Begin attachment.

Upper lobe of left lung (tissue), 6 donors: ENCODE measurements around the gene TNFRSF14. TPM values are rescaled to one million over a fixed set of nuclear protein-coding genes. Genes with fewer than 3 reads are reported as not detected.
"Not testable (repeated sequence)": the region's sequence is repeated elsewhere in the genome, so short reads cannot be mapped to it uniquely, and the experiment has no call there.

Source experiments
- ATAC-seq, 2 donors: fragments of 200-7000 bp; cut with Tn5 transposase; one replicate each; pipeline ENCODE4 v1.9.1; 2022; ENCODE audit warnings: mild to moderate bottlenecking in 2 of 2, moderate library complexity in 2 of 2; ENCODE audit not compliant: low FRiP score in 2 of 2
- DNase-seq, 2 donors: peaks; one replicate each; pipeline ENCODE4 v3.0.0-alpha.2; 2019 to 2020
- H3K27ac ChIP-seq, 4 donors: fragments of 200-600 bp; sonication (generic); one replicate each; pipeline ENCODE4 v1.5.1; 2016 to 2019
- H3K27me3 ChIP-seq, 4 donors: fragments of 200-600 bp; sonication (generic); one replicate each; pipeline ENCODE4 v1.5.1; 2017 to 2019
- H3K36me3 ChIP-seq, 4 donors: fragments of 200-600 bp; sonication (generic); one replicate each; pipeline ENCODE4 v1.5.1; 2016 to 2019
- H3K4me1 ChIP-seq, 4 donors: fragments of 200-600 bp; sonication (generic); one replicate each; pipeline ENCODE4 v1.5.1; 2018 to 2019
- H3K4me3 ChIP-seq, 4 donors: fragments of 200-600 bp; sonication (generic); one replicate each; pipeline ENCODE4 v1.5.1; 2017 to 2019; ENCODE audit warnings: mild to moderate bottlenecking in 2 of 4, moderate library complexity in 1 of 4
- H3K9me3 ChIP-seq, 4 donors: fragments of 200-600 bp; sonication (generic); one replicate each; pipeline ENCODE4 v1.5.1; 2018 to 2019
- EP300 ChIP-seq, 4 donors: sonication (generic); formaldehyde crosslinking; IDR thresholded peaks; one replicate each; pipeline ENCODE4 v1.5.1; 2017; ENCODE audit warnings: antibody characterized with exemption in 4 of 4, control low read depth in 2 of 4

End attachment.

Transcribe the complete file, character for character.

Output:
Upper lobe of left lung (tissue), 6 donors: ENCODE measurements around the gene TNFRSF14. TPM values are rescaled to one million over a fixed set of nuclear protein-coding genes. Genes with fewer than 3 reads are reported as not detected.
"Not testable (repeated sequence)": the region's sequence is repeated elsewhere in the genome, so short reads cannot be mapped to it uniquely, and the experiment has no call there.

Source experiments
- ATAC-seq, 2 donors: fragments of 200-7000 bp; cut with Tn5 transposase; one replicate each; pipeline ENCODE4 v1.9.1; 2022; ENCODE audit warnings: mild to moderate bottlenecking in 2 of 2, moderate library complexity in 2 of 2; ENCODE audit not compliant: low FRiP score in 2 of 2
- DNase-seq, 2 donors: peaks; one replicate each; pipeline ENCODE4 v3.0.0-alpha.2; 2019 to 2020
- H3K27ac ChIP-seq, 4 donors: fragments of 200-600 bp; sonication (generic); one replicate each; pipeline ENCODE4 v1.5.1; 2016 to 2019
- H3K27me3 ChIP-seq, 4 donors: fragments of 200-600 bp; sonication (generic); one replicate each; pipeline ENCODE4 v1.5.1; 2017 to 2019
- H3K36me3 ChIP-seq, 4 donors: fragments of 200-600 bp; sonication (generic); one replicate each; pipeline ENCODE4 v1.5.1; 2016 to 2019
- H3K4me1 ChIP-seq, 4 donors: fragments of 200-600 bp; sonication (generic); one replicate each; pipeline ENCODE4 v1.5.1; 2018 to 2019
- H3K4me3 ChIP-seq, 4 donors: fragments of 200-600 bp; sonication (generic); one replicate each; pipeline ENCODE4 v1.5.1; 2017 to 2019; ENCODE audit warnings: mild to moderate bottlenecking in 2 of 4, moderate library complexity in 1 of 4
- H3K9me3 ChIP-seq, 4 donors: fragments of 200-600 bp; sonication (generic); one replicate each; pipeline ENCODE4 v1.5.1; 2018 to 2019
- EP300 ChIP-seq, 4 donors: sonication (generic); formaldehyde crosslinking; IDR thresholded peaks; one replicate each; pipeline ENCODE4 v1.5.1; 2017; ENCODE audit warnings: antibody characterized with exemption in 4 of 4, control low read depth in 2 of 4